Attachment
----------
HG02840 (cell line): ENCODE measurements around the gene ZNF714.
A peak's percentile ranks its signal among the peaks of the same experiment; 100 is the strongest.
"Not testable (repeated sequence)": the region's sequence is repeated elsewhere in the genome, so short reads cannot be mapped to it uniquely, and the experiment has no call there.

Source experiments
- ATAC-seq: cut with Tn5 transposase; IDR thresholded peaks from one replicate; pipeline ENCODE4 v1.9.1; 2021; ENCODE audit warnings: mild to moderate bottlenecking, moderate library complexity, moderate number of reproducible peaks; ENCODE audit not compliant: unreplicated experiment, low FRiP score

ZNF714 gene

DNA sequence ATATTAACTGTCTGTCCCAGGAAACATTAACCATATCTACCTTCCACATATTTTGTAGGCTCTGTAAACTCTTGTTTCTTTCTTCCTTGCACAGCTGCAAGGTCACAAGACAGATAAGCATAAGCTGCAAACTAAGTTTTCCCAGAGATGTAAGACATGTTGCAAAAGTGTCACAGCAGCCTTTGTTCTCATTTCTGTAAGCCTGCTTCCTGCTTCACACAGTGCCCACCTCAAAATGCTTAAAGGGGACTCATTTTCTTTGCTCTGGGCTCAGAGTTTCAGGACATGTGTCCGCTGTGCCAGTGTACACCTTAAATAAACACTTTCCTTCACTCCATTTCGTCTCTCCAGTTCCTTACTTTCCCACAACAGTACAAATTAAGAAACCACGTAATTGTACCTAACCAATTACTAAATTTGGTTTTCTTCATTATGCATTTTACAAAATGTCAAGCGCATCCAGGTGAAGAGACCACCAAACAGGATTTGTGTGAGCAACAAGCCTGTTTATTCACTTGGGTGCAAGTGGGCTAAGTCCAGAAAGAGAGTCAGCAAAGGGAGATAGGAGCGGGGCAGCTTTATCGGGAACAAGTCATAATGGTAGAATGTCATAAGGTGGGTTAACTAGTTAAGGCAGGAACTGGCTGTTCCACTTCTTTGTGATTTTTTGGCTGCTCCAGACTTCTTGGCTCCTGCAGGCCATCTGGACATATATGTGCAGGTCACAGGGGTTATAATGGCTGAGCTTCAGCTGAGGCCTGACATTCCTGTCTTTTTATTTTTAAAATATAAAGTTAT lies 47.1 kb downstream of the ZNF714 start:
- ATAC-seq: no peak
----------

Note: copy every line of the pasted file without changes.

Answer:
HG02840 (cell line): ENCODE measurements around the gene ZNF714.
A peak's percentile ranks its signal among the peaks of the same experiment; 100 is the strongest.
"Not testable (repeated sequence)": the region's sequence is repeated elsewhere in the genome, so short reads cannot be mapped to it uniquely, and the experiment has no call there.

Source experiments
- ATAC-seq: cut with Tn5 transposase; IDR thresholded peaks from one replicate; pipeline ENCODE4 v1.9.1; 2021; ENCODE audit warnings: mild to moderate bottlenecking, moderate library complexity, moderate number of reproducible peaks; ENCODE audit not compliant: unreplicated experiment, low FRiP score

ZNF714 gene

DNA sequence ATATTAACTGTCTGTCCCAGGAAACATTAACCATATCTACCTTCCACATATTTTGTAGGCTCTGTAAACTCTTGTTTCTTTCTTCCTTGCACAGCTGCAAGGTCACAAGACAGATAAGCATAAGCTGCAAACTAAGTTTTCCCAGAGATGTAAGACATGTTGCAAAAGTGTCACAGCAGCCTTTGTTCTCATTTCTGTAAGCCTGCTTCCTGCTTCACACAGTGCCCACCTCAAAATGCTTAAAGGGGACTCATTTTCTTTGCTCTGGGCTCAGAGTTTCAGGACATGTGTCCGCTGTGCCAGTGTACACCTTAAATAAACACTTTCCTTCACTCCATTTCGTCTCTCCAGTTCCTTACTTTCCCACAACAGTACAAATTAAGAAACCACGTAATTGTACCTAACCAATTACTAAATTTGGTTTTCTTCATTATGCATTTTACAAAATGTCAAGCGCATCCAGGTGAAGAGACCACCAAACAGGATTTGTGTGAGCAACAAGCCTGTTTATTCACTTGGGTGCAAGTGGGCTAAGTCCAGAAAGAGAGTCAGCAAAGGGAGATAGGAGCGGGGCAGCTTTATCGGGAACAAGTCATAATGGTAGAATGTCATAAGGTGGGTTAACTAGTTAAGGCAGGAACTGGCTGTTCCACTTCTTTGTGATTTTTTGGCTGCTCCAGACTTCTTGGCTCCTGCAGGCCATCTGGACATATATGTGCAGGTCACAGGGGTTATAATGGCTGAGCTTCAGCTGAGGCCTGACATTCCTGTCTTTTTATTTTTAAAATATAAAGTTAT lies 47.1 kb downstream of the ZNF714 start:
- ATAC-seq: no peak